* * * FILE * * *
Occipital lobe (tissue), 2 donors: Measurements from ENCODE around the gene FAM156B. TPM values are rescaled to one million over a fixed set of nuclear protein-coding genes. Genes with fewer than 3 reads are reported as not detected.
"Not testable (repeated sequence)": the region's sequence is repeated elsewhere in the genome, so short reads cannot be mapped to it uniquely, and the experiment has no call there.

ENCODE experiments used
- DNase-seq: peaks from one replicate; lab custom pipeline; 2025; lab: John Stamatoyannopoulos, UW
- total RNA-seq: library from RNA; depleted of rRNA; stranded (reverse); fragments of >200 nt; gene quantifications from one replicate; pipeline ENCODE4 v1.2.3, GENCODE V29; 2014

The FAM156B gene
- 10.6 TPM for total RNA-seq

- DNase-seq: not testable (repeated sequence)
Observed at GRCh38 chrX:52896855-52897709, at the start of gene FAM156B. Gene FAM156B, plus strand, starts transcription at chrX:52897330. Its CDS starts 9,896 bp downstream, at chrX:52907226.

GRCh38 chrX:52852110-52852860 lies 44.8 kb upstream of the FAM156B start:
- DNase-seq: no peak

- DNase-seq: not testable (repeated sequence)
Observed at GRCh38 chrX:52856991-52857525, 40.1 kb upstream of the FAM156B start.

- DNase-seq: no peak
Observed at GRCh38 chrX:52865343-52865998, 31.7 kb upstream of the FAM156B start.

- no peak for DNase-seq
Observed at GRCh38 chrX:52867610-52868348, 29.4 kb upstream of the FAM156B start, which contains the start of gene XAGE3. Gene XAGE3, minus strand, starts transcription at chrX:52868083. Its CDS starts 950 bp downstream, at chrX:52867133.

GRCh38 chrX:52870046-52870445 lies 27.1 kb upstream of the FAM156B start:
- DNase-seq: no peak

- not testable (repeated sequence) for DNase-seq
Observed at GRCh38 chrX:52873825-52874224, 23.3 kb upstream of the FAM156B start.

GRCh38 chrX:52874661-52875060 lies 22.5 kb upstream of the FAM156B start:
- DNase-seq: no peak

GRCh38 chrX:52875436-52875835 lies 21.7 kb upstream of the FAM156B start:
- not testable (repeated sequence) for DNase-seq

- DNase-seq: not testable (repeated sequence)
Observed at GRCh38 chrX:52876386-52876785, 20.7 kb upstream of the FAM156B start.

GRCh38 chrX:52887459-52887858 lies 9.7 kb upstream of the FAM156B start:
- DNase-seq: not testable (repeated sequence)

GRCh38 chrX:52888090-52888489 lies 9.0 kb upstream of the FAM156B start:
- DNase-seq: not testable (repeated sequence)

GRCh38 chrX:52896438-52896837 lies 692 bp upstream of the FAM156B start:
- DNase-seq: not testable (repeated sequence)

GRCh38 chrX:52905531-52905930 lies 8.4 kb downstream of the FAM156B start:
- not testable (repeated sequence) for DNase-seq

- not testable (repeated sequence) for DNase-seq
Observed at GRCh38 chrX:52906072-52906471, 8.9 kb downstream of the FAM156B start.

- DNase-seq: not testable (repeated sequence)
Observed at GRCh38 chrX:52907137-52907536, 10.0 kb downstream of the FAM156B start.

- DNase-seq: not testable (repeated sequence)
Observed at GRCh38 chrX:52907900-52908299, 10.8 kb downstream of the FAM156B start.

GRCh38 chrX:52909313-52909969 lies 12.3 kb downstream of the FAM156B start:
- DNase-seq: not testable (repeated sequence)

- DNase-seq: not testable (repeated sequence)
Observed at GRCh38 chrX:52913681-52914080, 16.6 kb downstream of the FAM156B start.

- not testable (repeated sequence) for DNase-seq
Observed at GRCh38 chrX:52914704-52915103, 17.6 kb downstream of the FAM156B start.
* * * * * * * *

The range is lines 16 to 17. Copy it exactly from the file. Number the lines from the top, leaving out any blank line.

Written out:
- no peak for DNase-seq
Observed at GRCh38 chrX:52867610-52868348, 29.4 kb upstream of the FAM156B start, which contains the start of gene XAGE3. Gene XAGE3, minus strand, starts transcription at chrX:52868083. Its CDS starts 950 bp downstream, at chrX:52867133.